Most of the information is erroneous, as test-taking among kids is precarious and not standard, making all that flows from the test pretty much useless.

    Teacher who are with their students each day have the information they need–they are the teacher after all.

    Your obsession with data proves you are unable to understand the needs of teachers, students, or parents.

    We don’t need tech. We need better students–ones not mired in poverty.

    Remember, “Liberty and JUSTICE for ALL” is what we’re about, not just some of us.

  8. For the teacher in the classroom, the most useful data they could have at their fingertips, say on an ipad or phone app., would be access to their students’ standardized test scores. I imagine say a 6th grade teacher working with students who are struggling readers and being able to look up their 5th grade reading SOL scores and quickly identify what areas they had difficulty with on the test. This is just-in-time access to data. Currently they have to login to a complicated data warehouse with Oracle reports that are not easy to navigate to, nor are they easy to filter and sort through to find their own students.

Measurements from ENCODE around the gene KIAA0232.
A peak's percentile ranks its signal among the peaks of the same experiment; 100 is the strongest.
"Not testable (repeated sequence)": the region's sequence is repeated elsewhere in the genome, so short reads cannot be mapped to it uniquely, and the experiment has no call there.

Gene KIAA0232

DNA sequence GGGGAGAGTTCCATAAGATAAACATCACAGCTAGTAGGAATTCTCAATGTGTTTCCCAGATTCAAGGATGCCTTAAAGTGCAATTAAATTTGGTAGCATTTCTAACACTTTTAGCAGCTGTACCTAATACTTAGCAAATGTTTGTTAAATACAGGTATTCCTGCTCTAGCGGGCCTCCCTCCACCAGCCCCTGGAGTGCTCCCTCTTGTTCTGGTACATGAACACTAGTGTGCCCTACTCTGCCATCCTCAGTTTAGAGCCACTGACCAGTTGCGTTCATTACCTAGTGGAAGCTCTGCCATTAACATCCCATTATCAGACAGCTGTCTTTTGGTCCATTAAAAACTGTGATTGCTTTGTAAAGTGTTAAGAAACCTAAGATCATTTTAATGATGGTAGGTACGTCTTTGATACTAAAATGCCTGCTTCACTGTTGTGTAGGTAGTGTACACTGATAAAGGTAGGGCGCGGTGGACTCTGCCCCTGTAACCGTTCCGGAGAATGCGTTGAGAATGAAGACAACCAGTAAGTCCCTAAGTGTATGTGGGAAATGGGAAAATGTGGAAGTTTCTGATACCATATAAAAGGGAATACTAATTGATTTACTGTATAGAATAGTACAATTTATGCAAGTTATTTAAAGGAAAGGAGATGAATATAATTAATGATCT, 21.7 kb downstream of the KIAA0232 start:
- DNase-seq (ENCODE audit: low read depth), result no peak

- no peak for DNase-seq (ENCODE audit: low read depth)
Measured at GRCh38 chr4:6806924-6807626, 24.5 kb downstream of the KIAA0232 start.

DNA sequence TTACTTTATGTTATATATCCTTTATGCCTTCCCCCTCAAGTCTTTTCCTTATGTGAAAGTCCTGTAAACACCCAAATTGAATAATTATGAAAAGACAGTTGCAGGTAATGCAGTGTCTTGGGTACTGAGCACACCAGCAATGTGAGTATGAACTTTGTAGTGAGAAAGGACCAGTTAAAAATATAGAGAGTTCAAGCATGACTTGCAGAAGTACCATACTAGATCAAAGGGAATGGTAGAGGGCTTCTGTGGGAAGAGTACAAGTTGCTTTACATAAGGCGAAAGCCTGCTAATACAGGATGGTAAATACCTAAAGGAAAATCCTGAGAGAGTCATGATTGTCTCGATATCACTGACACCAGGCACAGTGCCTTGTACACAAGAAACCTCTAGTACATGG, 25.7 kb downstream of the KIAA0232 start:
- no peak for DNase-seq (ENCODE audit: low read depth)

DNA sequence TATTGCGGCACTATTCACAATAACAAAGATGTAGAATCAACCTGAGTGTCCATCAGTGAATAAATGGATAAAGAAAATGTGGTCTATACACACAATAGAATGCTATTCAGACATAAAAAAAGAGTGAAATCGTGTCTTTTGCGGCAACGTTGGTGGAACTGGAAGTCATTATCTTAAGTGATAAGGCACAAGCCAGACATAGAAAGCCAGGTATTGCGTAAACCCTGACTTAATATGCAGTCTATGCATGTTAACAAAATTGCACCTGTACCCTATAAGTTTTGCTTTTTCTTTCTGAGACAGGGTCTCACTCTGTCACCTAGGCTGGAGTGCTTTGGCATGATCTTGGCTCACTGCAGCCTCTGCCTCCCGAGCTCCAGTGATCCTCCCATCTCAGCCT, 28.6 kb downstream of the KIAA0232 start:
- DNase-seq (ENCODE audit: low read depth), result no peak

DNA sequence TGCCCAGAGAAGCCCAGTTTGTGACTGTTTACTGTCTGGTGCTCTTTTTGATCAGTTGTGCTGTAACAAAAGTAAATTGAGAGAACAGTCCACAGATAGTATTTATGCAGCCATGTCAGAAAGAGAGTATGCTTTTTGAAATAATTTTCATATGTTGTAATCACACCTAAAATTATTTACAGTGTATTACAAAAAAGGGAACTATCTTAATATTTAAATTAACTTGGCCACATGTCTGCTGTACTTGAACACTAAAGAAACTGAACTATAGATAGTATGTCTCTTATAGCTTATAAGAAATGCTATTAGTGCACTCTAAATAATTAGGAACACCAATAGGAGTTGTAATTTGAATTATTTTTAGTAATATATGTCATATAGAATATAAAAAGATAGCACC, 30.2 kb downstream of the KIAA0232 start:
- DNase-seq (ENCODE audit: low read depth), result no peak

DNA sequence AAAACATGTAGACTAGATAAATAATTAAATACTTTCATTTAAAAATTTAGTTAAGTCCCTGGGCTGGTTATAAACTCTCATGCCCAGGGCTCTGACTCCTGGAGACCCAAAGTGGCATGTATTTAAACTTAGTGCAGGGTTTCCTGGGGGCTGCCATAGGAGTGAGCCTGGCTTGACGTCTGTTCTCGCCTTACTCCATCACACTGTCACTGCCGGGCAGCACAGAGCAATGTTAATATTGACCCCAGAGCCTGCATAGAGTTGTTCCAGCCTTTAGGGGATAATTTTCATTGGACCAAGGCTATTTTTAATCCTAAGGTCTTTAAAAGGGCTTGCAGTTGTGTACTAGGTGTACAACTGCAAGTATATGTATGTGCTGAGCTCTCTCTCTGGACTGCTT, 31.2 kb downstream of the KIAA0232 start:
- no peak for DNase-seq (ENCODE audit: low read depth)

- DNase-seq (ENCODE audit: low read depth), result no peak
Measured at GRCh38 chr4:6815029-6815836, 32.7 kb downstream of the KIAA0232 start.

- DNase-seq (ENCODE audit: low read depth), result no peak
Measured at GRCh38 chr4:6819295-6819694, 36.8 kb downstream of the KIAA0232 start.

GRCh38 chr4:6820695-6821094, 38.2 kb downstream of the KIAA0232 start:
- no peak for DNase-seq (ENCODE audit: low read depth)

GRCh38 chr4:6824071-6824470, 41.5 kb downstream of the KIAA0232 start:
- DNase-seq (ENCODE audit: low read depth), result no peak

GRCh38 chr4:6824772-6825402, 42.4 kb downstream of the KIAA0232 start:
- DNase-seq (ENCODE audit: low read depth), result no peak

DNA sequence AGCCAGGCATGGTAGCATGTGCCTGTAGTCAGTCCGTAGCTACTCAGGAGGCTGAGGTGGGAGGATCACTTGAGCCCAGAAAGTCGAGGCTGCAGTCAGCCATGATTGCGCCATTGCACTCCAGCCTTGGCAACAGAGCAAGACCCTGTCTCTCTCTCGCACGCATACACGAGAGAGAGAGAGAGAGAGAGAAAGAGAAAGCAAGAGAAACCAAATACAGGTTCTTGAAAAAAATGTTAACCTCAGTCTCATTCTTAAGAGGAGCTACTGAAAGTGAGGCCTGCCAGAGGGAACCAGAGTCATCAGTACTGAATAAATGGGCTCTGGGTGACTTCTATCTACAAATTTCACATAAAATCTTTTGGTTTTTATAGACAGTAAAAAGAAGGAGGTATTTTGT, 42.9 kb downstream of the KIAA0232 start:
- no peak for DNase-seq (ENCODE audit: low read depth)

As a technology resource teacher, that’s what I’d be interested in developing. Something that benefit the classroom teacher, and in the long run not only improves student achievment, but satisfies decision makers.

    • the only thing a student of sixth grade would need is a wormth heart and not so much rules this and rules that.. There is enough pushing the childern to computer classes, or just giv ing up on themselves.. Human average is the known configuaration 60,40,75 with a 96degree.. ground leval people…not in airfoil…